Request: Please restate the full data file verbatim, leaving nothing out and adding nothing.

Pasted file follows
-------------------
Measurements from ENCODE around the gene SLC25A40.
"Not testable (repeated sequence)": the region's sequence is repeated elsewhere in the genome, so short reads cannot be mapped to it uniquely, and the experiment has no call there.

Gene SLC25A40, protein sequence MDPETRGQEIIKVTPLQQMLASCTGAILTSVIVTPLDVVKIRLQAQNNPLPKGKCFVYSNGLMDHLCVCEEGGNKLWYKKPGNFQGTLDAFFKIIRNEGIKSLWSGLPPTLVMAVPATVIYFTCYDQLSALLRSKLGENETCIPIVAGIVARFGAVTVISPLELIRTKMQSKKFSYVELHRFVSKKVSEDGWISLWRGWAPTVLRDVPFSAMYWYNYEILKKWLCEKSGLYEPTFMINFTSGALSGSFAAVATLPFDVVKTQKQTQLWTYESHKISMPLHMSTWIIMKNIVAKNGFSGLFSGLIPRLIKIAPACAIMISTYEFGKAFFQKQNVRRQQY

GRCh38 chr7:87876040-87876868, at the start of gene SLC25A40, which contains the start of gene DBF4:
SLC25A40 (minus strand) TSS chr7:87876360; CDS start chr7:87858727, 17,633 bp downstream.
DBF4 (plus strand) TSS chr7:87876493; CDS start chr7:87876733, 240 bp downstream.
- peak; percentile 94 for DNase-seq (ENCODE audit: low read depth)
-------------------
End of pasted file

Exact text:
Measurements from ENCODE around the gene SLC25A40.
"Not testable (repeated sequence)": the region's sequence is repeated elsewhere in the genome, so short reads cannot be mapped to it uniquely, and the experiment has no call there.

Gene SLC25A40, protein sequence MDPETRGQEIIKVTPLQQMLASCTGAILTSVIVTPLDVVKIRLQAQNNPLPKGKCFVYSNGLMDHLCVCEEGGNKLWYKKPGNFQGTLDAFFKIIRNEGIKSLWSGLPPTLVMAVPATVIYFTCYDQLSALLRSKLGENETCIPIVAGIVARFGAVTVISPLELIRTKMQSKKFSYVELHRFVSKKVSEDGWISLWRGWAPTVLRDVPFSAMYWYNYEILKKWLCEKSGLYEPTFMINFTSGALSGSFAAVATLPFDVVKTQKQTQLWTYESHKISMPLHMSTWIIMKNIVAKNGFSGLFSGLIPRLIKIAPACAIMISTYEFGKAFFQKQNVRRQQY

GRCh38 chr7:87876040-87876868, at the start of gene SLC25A40, which contains the start of gene DBF4:
SLC25A40 (minus strand) TSS chr7:87876360; CDS start chr7:87858727, 17,633 bp downstream.
DBF4 (plus strand) TSS chr7:87876493; CDS start chr7:87876733, 240 bp downstream.
- peak; percentile 94 for DNase-seq (ENCODE audit: low read depth)